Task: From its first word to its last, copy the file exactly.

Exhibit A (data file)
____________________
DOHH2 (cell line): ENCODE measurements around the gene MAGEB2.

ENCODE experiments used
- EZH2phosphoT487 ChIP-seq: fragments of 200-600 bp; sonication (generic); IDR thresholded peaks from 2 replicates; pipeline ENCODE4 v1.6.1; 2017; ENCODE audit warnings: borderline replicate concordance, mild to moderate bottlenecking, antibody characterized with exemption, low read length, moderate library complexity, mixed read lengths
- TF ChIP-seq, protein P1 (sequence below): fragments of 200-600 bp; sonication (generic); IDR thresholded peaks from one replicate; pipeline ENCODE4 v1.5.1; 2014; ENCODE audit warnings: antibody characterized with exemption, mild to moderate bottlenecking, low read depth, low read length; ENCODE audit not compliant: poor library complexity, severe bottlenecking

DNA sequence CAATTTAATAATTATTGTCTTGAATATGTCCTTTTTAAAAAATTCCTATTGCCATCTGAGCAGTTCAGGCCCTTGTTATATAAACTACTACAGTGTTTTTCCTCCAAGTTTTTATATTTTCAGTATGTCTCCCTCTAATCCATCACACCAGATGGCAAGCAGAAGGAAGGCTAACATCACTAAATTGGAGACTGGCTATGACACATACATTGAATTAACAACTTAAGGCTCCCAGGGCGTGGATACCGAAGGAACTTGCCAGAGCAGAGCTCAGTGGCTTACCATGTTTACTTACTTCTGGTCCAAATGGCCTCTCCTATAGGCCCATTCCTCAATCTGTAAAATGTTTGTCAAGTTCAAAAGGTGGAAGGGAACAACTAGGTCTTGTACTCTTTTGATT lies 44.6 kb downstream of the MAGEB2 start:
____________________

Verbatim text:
DOHH2 (cell line): ENCODE measurements around the gene MAGEB2.

ENCODE experiments used
- EZH2phosphoT487 ChIP-seq: fragments of 200-600 bp; sonication (generic); IDR thresholded peaks from 2 replicates; pipeline ENCODE4 v1.6.1; 2017; ENCODE audit warnings: borderline replicate concordance, mild to moderate bottlenecking, antibody characterized with exemption, low read length, moderate library complexity, mixed read lengths
- TF ChIP-seq, protein P1 (sequence below): fragments of 200-600 bp; sonication (generic); IDR thresholded peaks from one replicate; pipeline ENCODE4 v1.5.1; 2014; ENCODE audit warnings: antibody characterized with exemption, mild to moderate bottlenecking, low read depth, low read length; ENCODE audit not compliant: poor library complexity, severe bottlenecking

DNA sequence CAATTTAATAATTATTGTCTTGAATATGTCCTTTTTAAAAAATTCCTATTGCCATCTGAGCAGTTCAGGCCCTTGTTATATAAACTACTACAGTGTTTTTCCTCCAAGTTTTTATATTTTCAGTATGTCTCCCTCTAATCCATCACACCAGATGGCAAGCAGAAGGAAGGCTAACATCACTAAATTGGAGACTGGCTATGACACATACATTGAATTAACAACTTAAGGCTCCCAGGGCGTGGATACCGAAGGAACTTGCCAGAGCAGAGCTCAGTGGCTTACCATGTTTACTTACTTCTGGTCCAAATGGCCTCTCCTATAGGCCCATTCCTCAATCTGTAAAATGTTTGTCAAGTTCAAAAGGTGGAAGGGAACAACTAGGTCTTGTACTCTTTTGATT lies 44.6 kb downstream of the MAGEB2 start: